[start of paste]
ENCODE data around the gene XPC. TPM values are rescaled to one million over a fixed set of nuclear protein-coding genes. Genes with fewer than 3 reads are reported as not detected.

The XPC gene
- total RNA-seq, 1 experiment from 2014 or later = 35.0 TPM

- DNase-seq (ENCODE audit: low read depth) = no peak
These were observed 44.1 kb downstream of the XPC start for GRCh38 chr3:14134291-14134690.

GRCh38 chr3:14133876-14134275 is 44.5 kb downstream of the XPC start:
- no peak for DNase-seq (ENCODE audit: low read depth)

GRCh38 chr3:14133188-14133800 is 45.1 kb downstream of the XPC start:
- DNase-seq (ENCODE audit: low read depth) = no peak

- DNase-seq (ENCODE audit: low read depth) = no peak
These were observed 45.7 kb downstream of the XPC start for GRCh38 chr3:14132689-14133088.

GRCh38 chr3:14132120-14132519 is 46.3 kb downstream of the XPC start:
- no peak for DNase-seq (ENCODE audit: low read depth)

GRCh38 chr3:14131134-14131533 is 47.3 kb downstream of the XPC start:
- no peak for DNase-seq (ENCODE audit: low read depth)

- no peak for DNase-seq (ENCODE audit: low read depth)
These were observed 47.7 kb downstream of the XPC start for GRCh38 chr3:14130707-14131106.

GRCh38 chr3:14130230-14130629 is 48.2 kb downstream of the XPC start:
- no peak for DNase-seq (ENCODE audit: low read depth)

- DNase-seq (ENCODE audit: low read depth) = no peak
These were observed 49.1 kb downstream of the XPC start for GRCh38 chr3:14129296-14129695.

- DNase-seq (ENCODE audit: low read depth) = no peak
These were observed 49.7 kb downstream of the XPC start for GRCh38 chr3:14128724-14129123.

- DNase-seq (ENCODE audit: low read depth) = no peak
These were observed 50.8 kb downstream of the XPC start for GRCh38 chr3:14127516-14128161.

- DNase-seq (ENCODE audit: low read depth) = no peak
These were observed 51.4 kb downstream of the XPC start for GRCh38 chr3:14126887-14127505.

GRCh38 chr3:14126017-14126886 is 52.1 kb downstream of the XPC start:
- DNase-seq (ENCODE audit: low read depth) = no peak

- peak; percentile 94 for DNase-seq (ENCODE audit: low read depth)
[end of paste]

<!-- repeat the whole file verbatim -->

ENCODE data around the gene XPC. TPM values are rescaled to one million over a fixed set of nuclear protein-coding genes. Genes with fewer than 3 reads are reported as not detected.

The XPC gene
- total RNA-seq, 1 experiment from 2014 or later = 35.0 TPM

- DNase-seq (ENCODE audit: low read depth) = no peak
These were observed 44.1 kb downstream of the XPC start for GRCh38 chr3:14134291-14134690.

GRCh38 chr3:14133876-14134275 is 44.5 kb downstream of the XPC start:
- no peak for DNase-seq (ENCODE audit: low read depth)

GRCh38 chr3:14133188-14133800 is 45.1 kb downstream of the XPC start:
- DNase-seq (ENCODE audit: low read depth) = no peak

- DNase-seq (ENCODE audit: low read depth) = no peak
These were observed 45.7 kb downstream of the XPC start for GRCh38 chr3:14132689-14133088.

GRCh38 chr3:14132120-14132519 is 46.3 kb downstream of the XPC start:
- no peak for DNase-seq (ENCODE audit: low read depth)

GRCh38 chr3:14131134-14131533 is 47.3 kb downstream of the XPC start:
- no peak for DNase-seq (ENCODE audit: low read depth)

- no peak for DNase-seq (ENCODE audit: low read depth)
These were observed 47.7 kb downstream of the XPC start for GRCh38 chr3:14130707-14131106.

GRCh38 chr3:14130230-14130629 is 48.2 kb downstream of the XPC start:
- no peak for DNase-seq (ENCODE audit: low read depth)

- DNase-seq (ENCODE audit: low read depth) = no peak
These were observed 49.1 kb downstream of the XPC start for GRCh38 chr3:14129296-14129695.

- DNase-seq (ENCODE audit: low read depth) = no peak
These were observed 49.7 kb downstream of the XPC start for GRCh38 chr3:14128724-14129123.

- DNase-seq (ENCODE audit: low read depth) = no peak
These were observed 50.8 kb downstream of the XPC start for GRCh38 chr3:14127516-14128161.

- DNase-seq (ENCODE audit: low read depth) = no peak
These were observed 51.4 kb downstream of the XPC start for GRCh38 chr3:14126887-14127505.

GRCh38 chr3:14126017-14126886 is 52.1 kb downstream of the XPC start:
- DNase-seq (ENCODE audit: low read depth) = no peak

- peak; percentile 94 for DNase-seq (ENCODE audit: low read depth)